The first track is May I?, the quintessential Ayers song. In his uppercrust slightly bored baritone he declaims:
I just came in off the street
Looking for somewhere to eat
I find a small cafe
I see a girl and then I say
May I, sit and stare at you for a while?
I’d like the company of your smile
He would subsequently record the song in schoolboy French.
Since I never pass up a chance to mention Bridget St John, I would add that she duets with Ayers on The Oyster and the Flying Fish.
Album number three, 1971’s Whatevershebringswesing, is seen by some as Kevin’s best. Not just out of loyalty to Mrs Ashworth, I select Margaret as my favourite song although Stranger in Blue Suede Shoes is a doozie.
And the final track, Lullaby, is beautiful although you wouldn’t actually want to play it last thing at night. The sound of running water throughout is guaranteed to have you scuttling to the bog.
The fourth LP, Bananamour (1973), is pretty patchy but includes the excellent Shouting in a Bucket Blues and a delightfully wacky tribute to Syd Barrett, Oh! Wot a Dream (please give this one a try).
In 1974 Kevin moved from Harvest to Island Records and released The Confessions of Dr Dream and Other Stories. I confess I find this uninspired, apart from the contributions of the brilliant former Patto guitarist Ollie Halsall on tracks such as Didn’t Feel Lonely Till I Thought of You.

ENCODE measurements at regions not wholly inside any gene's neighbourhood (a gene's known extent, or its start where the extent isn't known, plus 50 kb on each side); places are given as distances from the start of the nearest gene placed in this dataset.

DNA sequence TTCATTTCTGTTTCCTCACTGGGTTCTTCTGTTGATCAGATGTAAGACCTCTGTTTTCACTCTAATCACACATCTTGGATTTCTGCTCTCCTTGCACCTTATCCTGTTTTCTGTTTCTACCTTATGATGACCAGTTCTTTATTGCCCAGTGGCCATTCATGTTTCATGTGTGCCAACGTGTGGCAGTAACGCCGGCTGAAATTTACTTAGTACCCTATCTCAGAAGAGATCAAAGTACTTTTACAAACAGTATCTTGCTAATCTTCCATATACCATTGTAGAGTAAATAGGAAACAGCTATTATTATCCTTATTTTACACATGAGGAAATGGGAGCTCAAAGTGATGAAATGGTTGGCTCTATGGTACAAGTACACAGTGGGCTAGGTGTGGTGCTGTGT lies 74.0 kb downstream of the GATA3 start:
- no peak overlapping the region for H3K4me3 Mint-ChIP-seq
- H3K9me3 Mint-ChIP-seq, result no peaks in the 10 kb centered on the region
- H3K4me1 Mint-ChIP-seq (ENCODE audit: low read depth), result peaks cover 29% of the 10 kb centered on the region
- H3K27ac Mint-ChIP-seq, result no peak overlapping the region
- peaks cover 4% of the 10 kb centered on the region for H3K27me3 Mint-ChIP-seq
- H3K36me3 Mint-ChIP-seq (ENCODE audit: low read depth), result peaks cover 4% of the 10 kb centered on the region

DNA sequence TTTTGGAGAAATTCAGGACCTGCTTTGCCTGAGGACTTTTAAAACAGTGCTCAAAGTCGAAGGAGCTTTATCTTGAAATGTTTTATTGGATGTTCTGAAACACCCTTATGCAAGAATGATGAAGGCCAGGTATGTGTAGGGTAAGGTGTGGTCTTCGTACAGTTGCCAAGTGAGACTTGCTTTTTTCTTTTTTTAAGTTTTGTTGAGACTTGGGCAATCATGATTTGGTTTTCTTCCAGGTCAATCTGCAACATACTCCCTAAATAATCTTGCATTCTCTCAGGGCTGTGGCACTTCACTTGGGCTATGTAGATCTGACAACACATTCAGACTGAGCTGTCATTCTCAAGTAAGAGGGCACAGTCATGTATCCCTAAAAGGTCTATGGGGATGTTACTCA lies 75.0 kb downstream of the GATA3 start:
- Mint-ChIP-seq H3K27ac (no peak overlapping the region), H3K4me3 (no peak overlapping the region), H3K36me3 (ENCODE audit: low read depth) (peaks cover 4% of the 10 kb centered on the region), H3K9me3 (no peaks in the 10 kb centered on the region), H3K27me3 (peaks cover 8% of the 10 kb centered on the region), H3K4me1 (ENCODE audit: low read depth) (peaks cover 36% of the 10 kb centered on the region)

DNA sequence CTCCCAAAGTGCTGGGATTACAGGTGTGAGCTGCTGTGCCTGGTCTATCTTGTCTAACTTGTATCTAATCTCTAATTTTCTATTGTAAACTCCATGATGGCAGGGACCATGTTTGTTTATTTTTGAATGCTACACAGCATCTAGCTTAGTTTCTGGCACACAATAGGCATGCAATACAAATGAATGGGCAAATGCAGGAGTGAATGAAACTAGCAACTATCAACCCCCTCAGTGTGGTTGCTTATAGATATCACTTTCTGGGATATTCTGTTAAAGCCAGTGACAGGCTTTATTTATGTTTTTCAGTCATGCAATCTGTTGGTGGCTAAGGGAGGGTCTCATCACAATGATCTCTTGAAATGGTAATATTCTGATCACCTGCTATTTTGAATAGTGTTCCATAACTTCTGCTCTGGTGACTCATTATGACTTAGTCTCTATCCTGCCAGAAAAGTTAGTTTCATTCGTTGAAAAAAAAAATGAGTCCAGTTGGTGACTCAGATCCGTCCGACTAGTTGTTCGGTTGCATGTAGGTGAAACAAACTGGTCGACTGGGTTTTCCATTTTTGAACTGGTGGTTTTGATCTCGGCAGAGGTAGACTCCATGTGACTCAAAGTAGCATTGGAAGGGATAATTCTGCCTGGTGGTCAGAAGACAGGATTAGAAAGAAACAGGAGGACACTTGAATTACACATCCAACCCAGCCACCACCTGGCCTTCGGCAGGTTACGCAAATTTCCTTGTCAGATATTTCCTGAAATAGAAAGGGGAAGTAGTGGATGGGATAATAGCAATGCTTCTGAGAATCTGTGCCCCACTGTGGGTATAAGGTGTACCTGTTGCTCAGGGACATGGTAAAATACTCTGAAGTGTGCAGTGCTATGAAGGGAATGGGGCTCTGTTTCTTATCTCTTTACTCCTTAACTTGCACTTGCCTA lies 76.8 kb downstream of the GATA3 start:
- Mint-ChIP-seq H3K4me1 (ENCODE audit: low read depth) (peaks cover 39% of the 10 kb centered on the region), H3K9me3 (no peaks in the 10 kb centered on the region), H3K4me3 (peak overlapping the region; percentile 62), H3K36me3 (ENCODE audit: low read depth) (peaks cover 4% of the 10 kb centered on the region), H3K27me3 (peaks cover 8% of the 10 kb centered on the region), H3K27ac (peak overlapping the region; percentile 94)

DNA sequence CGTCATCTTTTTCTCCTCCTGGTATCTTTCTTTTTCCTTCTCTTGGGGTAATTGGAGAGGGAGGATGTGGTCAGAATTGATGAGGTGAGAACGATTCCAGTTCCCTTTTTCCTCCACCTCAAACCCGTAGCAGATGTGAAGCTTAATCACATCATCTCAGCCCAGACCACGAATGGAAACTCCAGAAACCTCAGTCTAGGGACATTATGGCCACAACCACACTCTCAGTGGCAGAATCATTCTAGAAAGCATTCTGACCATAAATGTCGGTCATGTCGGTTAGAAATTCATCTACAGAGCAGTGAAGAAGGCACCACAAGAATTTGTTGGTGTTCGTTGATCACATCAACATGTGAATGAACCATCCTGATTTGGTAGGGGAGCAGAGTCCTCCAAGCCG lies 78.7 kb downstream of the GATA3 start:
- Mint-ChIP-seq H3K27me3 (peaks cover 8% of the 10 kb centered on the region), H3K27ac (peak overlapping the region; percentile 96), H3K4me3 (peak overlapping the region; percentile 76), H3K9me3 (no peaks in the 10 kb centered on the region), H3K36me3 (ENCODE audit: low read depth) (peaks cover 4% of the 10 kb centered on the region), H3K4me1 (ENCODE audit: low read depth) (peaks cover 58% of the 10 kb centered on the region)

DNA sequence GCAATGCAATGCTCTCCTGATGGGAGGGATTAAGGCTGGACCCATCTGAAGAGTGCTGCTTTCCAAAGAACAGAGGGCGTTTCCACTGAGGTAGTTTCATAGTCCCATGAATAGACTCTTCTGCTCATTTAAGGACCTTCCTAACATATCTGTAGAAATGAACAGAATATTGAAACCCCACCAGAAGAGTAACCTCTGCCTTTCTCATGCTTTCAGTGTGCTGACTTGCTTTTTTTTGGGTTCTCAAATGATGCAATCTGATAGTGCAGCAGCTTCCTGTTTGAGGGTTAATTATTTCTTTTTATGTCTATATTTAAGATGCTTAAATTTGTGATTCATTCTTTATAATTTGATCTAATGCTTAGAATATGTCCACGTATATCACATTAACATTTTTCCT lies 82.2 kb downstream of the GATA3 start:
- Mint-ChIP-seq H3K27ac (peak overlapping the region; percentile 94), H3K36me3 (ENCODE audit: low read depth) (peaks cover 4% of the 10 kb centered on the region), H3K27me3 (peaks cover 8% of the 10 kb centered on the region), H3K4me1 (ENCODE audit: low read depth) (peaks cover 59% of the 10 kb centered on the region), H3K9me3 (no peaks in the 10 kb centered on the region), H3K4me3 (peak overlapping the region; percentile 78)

That same year, Halsall transformed Ayers’s contribution to the live album June 1 1974 with some unforgettable work on May I? and Shouting in a Bucket Blues. Apparently the concert, a showcase which included other Island performers John Cale, Nico and Brian Eno, was a pretty tense affair because Cale had caught his wife in flagrante with Ayers the previous night. The Welsh former Velvet Undergrounder certainly doesn’t look well disposed to the English swordsman in the cover photo.
I might add that Kevin’s first five solo albums are available in a bargain box set for as little as a tenner.
By 1976’s Yes We Have No Mananas, I had lost interest in Ayers and he was losing interest in reality. He and Halsall developed catastrophic heroin habits which endured through the 1980s. It is said that Mike Oldfield presented Kevin with a complete mobile recording studio but he sold it to fuel his addiction.
Ollie died of an overdose in 1992. Kevin lived for many years in Deia, Majorca, before moving to France where he became a virtual recluse.
In 2007 he attempted a comeback with the album The Unfairground, which includes Baby Come Home, another sweet duet with Bridget.
To coincide with it, a fascinating interview was published in the now-defunct magazine The Word, which detailed how Ayers constantly popped pills, swilled two bottles of wine, returned home for ‘emergency supplies’ of a further seven bottles, and later shared confidences over a pint of neat Pernod.
It’s a miracle, really, that he survived as long as he did. Kevin Ayers was 68 when he died. A talent somewhat unfulfilled, but a talent all the same.